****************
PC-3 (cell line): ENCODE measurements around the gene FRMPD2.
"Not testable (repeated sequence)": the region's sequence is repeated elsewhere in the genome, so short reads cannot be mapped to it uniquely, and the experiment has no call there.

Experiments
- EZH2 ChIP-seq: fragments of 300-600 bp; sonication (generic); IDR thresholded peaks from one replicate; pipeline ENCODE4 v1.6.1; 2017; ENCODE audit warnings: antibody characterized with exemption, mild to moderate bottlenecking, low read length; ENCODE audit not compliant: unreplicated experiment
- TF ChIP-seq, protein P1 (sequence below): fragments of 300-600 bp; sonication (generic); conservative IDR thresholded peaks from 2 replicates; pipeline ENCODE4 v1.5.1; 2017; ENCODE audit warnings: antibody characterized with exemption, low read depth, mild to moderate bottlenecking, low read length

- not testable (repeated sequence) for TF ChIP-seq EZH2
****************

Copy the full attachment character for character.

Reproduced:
PC-3 (cell line): ENCODE measurements around the gene FRMPD2.
"Not testable (repeated sequence)": the region's sequence is repeated elsewhere in the genome, so short reads cannot be mapped to it uniquely, and the experiment has no call there.

Experiments
- EZH2 ChIP-seq: fragments of 300-600 bp; sonication (generic); IDR thresholded peaks from one replicate; pipeline ENCODE4 v1.6.1; 2017; ENCODE audit warnings: antibody characterized with exemption, mild to moderate bottlenecking, low read length; ENCODE audit not compliant: unreplicated experiment
- TF ChIP-seq, protein P1 (sequence below): fragments of 300-600 bp; sonication (generic); conservative IDR thresholded peaks from 2 replicates; pipeline ENCODE4 v1.5.1; 2017; ENCODE audit warnings: antibody characterized with exemption, low read depth, mild to moderate bottlenecking, low read length

- not testable (repeated sequence) for TF ChIP-seq EZH2